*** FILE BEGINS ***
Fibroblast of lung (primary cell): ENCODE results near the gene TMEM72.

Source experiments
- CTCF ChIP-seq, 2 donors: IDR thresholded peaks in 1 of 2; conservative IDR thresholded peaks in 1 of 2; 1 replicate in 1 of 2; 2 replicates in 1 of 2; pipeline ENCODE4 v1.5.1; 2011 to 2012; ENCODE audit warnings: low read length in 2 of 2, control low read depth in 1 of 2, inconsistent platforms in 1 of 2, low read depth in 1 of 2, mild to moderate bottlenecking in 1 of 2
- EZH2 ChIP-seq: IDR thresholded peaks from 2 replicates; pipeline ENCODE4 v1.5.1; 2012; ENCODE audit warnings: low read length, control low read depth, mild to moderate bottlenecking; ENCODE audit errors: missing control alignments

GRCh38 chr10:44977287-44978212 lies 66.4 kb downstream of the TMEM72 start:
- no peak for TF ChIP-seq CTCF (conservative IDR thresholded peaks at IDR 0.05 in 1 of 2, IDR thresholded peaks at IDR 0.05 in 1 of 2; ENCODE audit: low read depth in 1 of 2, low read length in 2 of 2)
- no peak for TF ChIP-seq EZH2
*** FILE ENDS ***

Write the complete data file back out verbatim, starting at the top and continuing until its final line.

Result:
Fibroblast of lung (primary cell): ENCODE results near the gene TMEM72.

Source experiments
- CTCF ChIP-seq, 2 donors: IDR thresholded peaks in 1 of 2; conservative IDR thresholded peaks in 1 of 2; 1 replicate in 1 of 2; 2 replicates in 1 of 2; pipeline ENCODE4 v1.5.1; 2011 to 2012; ENCODE audit warnings: low read length in 2 of 2, control low read depth in 1 of 2, inconsistent platforms in 1 of 2, low read depth in 1 of 2, mild to moderate bottlenecking in 1 of 2
- EZH2 ChIP-seq: IDR thresholded peaks from 2 replicates; pipeline ENCODE4 v1.5.1; 2012; ENCODE audit warnings: low read length, control low read depth, mild to moderate bottlenecking; ENCODE audit errors: missing control alignments

GRCh38 chr10:44977287-44978212 lies 66.4 kb downstream of the TMEM72 start:
- no peak for TF ChIP-seq CTCF (conservative IDR thresholded peaks at IDR 0.05 in 1 of 2, IDR thresholded peaks at IDR 0.05 in 1 of 2; ENCODE audit: low read depth in 1 of 2, low read length in 2 of 2)
- no peak for TF ChIP-seq EZH2